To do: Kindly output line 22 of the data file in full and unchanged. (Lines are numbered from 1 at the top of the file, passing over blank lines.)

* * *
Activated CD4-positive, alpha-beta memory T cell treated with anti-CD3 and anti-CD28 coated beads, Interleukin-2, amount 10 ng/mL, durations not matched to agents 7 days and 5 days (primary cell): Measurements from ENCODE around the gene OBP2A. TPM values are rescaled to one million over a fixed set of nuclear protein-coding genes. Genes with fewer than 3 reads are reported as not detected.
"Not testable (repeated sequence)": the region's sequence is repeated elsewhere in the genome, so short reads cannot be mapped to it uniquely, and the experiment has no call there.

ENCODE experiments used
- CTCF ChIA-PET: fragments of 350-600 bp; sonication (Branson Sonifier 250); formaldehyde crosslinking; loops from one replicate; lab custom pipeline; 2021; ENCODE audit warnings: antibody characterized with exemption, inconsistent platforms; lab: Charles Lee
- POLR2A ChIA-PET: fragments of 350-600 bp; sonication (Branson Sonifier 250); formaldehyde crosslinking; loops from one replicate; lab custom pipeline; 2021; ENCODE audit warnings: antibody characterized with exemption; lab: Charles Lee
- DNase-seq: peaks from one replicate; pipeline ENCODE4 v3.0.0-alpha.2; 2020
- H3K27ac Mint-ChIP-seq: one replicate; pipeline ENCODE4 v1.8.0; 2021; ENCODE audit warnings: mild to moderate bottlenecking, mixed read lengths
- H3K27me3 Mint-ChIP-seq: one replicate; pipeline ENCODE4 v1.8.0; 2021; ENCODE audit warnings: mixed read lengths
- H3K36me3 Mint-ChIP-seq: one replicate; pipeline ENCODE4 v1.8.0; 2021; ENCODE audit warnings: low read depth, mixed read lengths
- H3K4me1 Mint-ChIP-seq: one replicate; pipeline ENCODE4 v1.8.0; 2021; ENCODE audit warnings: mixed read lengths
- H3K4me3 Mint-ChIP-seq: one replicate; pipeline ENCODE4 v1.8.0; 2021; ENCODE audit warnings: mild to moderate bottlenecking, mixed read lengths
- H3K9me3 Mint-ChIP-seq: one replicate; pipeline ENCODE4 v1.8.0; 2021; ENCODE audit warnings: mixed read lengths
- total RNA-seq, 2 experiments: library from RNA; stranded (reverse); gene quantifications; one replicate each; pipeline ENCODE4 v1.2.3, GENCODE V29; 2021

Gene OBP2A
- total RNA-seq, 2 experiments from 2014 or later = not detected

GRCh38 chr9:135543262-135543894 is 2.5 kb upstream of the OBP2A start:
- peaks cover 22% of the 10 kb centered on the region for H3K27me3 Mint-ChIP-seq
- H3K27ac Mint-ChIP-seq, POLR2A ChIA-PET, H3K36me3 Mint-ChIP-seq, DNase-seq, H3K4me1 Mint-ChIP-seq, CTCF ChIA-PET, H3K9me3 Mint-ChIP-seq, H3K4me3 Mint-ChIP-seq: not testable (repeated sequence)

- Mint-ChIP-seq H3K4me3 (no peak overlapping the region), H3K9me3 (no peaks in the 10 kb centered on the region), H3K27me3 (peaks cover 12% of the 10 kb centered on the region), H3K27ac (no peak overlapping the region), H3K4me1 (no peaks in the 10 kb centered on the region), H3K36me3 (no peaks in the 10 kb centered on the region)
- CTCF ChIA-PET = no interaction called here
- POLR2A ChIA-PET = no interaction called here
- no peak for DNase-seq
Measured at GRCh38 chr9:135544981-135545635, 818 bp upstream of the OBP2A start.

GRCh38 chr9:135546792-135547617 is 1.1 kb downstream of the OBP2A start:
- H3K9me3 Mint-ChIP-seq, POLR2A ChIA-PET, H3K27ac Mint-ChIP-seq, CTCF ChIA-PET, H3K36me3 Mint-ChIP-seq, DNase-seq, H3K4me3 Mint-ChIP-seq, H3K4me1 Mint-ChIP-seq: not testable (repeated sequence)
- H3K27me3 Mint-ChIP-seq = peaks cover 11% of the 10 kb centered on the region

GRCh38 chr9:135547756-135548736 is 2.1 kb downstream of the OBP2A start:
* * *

- no peak for DNase-seq